The bronze head of Augustus from Meroë on display in the British Museum
|Size||46.2 cm high|
|Present location||British Museum, London|
The Meroë Head, or Head of Augustus from Meroë is a larger-than-life-size bronze head that was found in the ancient Nubian site of Meroë in Sudan. Long admired for its striking appearance and perfect proportions, it is now part of the British Museum's collection.
The head was excavated by the British archaeologist John Garstang in December 1910 at Meroë, which had been the capital of the Kingdom of Kush for several centuries. The sculpture was found buried beneath a monumental stairway that lead to an altar of victory. This intended insult of burying the statue over 1900 years ago resulted in the head being well preserved. The bust was donated to the British Museum by the Sudan Excavation Committee with the support of the National Art Collections Fund in 1911.
The head had clearly been hacked off a large statue made in honour of the Roman Emperor Augustus. The Greek historian Strabo mentions in his chronicles that numerous towns in Lower Egypt were adorned with statues of Augustus before an invading Kushite army looted many of them in 25 BC. Although the Roman military successfully invaded Kushite territory and reclaimed many statues, they were unable to reach as far south as the Kushite capital itself. The placing of the Emperor's head below the shrine's steps was designed to symbolically denigrate the reputation of Augustus in the eyes of the Meroitic aristocracy and Kushite queen Amanirenas.
The Meroë Head is larger than life-size and mimics Greek art by portraying Augustus with classical proportions; it was clearly designed to idealize and flatter the Emperor. This was the case for most Augustan portraiture, especially the earliest, which evoked both youthfulness and the long-admired Grecian techniques of depicting young men. Made of bronze, the eyes are inset with glass pupils and calcite irises. It is the preservation of the eyes (which are frequently lost in ancient bronze statues) which makes this statue so startlingly realistic. The emperor's head turns to his right and gazes powerfully into the distance. His hair falls onto his brow in waves that are typical of Augustus's portraits. The British Museum has several other notable bronze heads of Roman Emperors including an image of Claudius. The heads are thought to have been made locally but based on moulds created in Rome.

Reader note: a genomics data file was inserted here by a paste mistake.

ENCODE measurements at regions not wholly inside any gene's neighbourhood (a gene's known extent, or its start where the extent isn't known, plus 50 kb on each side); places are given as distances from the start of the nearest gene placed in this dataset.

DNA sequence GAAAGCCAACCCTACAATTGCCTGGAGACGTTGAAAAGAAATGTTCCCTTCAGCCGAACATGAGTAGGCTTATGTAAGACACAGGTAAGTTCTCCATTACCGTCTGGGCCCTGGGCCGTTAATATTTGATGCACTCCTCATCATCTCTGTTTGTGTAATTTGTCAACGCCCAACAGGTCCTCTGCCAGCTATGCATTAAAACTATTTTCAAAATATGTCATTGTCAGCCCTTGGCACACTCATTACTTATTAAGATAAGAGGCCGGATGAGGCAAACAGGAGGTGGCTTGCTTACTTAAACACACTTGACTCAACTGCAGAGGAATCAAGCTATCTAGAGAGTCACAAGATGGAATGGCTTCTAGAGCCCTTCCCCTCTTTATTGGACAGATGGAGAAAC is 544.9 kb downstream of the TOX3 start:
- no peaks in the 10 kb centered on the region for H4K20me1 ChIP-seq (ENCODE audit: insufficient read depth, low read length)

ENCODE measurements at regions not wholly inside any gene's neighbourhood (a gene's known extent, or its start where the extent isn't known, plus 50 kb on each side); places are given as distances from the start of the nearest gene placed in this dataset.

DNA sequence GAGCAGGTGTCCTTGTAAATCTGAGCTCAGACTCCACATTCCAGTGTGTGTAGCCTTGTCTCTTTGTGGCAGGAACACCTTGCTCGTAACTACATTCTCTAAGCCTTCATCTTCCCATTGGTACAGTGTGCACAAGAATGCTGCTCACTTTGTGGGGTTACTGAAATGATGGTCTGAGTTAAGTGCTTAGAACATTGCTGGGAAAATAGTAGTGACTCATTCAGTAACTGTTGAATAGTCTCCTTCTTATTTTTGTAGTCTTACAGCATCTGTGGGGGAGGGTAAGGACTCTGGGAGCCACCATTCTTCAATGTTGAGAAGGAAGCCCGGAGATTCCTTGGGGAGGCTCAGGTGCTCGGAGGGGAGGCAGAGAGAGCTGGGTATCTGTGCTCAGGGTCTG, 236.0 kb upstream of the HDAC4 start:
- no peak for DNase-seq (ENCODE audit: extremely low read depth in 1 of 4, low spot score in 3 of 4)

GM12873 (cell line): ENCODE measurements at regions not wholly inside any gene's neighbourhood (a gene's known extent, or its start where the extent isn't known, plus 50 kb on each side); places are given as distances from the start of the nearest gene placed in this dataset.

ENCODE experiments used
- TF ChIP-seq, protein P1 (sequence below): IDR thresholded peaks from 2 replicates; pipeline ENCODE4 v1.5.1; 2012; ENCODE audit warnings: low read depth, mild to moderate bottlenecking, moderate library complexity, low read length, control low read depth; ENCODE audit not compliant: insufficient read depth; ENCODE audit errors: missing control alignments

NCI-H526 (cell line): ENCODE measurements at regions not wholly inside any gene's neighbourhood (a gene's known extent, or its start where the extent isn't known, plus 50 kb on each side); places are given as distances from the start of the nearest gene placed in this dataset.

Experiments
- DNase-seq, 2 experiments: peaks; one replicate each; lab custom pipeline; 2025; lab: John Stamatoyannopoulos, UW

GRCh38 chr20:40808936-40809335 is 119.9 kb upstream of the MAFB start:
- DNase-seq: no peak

The Meroë Head was the 35th object in A History of the World in 100 Objects, a BBC Radio 4 series first broadcast in 2010 which traces the story of human civilization through 100 iconic objects chosen from the collection of the British Museum.
|Wikimedia Commons has media related to Bronze head of Augustus (British Museum).|
- British Museum Highlights
- British Museum Collection
- Meroë Head, BBC, retrieved 21 July 2014
- Image and portraiture of Augustus, the Meroë Head Archived 2014-08-09 at the Wayback Machine, CityLit.ac.uk, retrieved 21 July 2014
- Head of Augustus, Transcipt of radio programme, retrieved 21 July 2014
- Stewart, Peter, 1971- (2010). Roman art. Cambridge University Press. ISBN 0198520816. OCLC 781059606.CS1 maint: multiple names: authors list (link)
- D.E.L. Haynes,'The Date of the Bronze Head of Augustus from Meroe' in N. Bonacasa and A. Di Vita (eds), Alessandria e il mondo eltenistico- romano: studi in onore di Achille Adriani (Rome 1983), pp. 177–81 (bibl.)
- D. Boschung, 'Die Bildnisse des Augustus' (Berlin 1993], pp. 160–1, no.122 (bibl.)
- S. Walker, Greek and Roman Portraits (London, The British Museum Press, 1995)
- S. Walker, Roman art (London, 1991)
- L. Burn, The British Museum book of Greek and Roman Art, revised edition (London, The British Museum Press, 1999)
34: Han lacquer cup
| A History of the World in 100 Objects
36: The Warren Cup